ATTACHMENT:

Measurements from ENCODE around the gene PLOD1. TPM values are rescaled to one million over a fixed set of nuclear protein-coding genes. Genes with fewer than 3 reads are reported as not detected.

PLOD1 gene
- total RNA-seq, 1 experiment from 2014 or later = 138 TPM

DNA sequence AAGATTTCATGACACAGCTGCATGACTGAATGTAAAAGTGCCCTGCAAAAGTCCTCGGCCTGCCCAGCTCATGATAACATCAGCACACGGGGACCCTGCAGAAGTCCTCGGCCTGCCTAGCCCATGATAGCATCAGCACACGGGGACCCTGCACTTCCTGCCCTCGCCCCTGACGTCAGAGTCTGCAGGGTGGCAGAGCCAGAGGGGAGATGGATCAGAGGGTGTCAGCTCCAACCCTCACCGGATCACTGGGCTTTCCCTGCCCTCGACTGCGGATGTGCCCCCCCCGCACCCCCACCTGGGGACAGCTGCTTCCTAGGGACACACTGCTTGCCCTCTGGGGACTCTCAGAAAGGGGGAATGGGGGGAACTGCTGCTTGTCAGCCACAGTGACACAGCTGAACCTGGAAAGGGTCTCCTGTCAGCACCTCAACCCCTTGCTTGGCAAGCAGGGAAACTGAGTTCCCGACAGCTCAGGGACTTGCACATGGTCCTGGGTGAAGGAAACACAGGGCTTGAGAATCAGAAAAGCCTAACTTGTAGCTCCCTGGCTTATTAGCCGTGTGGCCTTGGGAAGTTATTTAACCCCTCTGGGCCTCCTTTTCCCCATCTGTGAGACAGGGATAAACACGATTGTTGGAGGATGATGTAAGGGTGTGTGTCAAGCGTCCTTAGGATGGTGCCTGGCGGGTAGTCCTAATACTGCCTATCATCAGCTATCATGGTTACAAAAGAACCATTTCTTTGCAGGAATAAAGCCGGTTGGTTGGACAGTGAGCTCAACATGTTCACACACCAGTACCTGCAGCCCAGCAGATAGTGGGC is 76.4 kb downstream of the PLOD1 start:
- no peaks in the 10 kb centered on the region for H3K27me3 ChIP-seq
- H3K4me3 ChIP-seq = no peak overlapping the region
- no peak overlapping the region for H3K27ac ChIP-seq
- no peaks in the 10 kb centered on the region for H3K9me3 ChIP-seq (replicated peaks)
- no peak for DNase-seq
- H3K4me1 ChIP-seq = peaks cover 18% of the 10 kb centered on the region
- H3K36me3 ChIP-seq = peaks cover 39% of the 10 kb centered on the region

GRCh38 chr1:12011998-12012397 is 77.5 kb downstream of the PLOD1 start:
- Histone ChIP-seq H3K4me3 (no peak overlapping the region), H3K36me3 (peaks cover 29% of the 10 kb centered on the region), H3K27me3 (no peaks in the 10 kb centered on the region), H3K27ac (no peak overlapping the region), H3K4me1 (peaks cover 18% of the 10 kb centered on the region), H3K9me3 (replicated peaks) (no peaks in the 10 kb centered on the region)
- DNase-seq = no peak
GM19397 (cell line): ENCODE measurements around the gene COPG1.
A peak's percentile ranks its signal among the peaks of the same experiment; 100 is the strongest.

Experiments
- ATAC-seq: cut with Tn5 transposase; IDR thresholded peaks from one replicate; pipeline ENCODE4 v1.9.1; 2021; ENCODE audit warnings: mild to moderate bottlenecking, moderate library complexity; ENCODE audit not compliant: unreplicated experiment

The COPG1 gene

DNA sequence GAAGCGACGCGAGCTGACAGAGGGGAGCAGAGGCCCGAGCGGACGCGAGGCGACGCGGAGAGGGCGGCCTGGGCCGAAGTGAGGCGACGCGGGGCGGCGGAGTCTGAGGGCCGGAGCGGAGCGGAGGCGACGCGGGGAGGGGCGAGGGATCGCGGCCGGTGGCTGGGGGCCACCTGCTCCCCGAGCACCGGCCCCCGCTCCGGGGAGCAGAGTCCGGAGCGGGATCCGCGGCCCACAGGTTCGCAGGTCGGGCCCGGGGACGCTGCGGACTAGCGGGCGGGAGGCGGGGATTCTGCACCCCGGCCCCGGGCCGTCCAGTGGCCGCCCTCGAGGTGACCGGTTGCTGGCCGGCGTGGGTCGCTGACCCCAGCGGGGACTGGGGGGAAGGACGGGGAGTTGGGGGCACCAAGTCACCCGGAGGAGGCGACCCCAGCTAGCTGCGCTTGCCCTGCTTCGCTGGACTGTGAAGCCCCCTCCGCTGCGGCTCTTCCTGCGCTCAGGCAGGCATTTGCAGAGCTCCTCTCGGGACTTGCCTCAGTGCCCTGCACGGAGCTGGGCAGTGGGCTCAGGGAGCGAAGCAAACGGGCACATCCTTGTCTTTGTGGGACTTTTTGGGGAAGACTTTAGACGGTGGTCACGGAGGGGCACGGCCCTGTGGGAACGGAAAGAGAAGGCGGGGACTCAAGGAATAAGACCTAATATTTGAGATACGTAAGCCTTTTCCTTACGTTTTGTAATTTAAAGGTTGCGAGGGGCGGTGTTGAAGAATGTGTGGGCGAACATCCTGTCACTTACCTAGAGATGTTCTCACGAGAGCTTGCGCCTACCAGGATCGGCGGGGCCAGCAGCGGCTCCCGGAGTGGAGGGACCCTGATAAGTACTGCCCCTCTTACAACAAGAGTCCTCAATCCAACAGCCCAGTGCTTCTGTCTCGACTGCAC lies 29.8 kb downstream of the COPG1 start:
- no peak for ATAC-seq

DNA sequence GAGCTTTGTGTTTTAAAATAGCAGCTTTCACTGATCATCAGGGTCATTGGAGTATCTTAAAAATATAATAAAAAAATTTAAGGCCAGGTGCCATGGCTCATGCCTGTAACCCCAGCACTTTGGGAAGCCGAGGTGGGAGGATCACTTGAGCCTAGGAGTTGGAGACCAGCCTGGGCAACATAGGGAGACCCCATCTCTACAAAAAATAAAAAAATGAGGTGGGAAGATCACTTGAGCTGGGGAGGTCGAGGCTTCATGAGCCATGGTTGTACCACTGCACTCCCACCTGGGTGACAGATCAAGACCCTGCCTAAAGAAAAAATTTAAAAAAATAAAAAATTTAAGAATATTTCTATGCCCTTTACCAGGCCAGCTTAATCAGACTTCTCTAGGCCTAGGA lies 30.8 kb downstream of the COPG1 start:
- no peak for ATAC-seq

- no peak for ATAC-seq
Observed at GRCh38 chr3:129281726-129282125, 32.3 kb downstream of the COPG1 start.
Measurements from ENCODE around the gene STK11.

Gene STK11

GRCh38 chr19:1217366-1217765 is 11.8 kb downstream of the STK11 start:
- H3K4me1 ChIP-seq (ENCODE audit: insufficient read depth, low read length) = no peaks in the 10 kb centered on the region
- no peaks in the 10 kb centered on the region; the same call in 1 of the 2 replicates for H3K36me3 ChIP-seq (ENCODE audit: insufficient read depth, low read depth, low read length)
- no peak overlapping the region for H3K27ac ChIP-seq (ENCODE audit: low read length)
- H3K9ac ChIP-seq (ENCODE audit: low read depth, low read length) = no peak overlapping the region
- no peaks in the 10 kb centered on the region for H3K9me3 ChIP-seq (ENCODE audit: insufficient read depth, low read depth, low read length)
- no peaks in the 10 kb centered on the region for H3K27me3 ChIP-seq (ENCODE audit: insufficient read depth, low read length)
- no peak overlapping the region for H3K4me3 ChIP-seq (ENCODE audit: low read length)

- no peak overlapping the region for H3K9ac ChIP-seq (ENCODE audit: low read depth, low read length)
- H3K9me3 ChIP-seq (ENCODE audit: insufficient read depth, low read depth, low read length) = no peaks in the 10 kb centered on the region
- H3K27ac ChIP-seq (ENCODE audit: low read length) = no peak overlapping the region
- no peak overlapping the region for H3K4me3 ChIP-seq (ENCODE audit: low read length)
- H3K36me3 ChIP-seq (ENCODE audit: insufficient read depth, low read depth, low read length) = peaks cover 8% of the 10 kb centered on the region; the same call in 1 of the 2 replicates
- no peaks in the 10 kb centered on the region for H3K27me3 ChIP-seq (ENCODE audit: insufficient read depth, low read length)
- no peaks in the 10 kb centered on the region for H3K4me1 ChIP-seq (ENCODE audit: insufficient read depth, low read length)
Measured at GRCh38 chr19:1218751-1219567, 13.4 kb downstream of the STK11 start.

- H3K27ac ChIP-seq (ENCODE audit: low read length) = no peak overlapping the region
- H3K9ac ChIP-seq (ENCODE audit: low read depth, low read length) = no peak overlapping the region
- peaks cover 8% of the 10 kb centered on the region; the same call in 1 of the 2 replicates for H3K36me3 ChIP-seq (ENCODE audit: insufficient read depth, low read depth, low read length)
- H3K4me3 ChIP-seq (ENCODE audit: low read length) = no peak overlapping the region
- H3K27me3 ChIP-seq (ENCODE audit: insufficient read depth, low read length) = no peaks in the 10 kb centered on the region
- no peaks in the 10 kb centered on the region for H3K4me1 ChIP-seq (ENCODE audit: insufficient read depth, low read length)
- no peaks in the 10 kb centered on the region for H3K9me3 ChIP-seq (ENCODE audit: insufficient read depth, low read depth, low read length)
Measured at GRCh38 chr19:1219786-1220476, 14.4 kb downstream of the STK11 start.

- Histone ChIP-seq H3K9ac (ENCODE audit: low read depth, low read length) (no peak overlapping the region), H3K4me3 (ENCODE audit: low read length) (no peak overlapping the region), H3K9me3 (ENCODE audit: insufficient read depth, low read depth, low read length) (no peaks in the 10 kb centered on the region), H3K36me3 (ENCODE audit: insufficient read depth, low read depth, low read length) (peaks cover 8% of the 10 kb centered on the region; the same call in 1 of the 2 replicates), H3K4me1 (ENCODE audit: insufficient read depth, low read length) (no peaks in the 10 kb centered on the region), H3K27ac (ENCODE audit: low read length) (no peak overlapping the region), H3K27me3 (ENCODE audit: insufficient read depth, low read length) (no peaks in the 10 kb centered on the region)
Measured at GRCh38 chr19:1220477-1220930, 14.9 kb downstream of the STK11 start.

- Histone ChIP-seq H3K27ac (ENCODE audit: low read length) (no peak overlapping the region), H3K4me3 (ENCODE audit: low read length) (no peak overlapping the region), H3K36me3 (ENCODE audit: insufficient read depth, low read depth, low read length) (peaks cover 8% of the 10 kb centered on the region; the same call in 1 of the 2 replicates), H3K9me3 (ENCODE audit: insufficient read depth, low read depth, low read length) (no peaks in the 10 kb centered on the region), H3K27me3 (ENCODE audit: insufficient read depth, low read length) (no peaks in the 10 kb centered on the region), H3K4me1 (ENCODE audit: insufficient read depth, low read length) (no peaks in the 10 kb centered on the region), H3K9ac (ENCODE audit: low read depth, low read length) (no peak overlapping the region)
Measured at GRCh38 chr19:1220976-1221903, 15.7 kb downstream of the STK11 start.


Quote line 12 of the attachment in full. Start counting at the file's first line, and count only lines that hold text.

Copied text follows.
GRCh38 chr1:12011998-12012397 is 77.5 kb downstream of the PLOD1 start: